The two older Yakuza have no chance against the army of killers at Kato’s disposal, so they forge an alliance with a group of southern gangsters, the Hanabishi-kai. Once again a bloodbath ensues which ends with a confrontation between Otomo and Kataoka outside a Yakuza funeral.

Otomo and Kimura seek the help of the Hanabishi-kai

A third film is supposedly in the works, but little information about it has leaked to date. However, even without a full trilogy, there is a neat bit of of symbolic symmetry at work in beginning the two films with a funereal banquet and ending it with an actual funeral.

There is a reason for this symbolism: what Takeshi seems to be making is not simply a Yakuza movie but a critique of the breakdown of the Japanese social order as a result of the country’s economic collapse. This is why they banquet in the opening sequence resembles a memorial service: taken together, Outrage and Beyond Outrage form a stylized funeral for a way of life based on loyalty, shared purpose and solidarity that overshadows all other considerations.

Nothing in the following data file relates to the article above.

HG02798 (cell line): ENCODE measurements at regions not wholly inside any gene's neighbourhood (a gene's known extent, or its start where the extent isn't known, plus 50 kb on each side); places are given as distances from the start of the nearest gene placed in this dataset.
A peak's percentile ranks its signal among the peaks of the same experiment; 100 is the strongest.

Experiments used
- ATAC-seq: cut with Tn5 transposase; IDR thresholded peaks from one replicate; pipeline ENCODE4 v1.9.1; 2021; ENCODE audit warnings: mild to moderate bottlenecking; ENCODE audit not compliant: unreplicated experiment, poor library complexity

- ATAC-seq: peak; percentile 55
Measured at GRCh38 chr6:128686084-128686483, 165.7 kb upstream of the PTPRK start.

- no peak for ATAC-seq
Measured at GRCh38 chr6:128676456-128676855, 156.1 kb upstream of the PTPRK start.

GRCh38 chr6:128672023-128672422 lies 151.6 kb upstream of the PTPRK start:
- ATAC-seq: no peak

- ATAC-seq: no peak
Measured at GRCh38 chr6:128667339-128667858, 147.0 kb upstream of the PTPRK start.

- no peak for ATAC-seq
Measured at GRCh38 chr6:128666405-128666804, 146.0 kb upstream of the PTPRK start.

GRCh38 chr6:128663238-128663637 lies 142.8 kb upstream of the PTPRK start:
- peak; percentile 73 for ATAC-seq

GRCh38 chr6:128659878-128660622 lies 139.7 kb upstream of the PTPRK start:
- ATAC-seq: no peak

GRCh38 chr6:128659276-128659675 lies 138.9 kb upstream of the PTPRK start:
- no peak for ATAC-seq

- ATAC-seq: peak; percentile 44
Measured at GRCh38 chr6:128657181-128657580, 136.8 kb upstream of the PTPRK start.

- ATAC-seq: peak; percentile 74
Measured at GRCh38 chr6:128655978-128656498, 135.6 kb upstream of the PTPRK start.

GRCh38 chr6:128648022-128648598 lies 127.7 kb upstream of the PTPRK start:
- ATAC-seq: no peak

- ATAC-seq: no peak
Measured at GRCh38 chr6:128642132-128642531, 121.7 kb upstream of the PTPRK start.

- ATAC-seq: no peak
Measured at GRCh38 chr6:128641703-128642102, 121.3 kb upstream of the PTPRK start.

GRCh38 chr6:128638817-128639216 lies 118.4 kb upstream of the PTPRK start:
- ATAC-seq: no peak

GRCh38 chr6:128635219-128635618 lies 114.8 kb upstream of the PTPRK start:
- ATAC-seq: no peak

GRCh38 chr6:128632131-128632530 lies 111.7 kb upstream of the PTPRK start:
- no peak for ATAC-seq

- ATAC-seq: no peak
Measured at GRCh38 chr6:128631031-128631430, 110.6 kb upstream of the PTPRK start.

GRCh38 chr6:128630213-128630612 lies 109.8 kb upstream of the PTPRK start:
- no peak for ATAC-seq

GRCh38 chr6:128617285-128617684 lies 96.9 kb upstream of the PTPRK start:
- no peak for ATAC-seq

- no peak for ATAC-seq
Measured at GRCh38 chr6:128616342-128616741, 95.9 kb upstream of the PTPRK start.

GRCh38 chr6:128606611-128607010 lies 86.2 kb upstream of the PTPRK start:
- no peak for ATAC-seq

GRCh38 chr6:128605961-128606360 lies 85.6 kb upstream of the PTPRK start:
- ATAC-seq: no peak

In the 1980s Japan, Like China today, was considered an economic powerhouse likely to eventually rule the capitalist world. The country’s surge in industrial power inspired stories like Michael Crichton’s controversial Rising Sun, in which Japanese Corporations attain a dominant position vis-à-vis their U.S. rivals.

But the Japanese bubble burst (much as it is beginning to in China) and the country plunged into two decades worth of economic stagnation. That stagnation not only slowed the growth of the Japanese economy and undermined the country’s march to financial dominance but also had major effects on Japanese society as a whole, eliminating much of the cultural glue that inspired the Japanese economic “miracle” in the first place.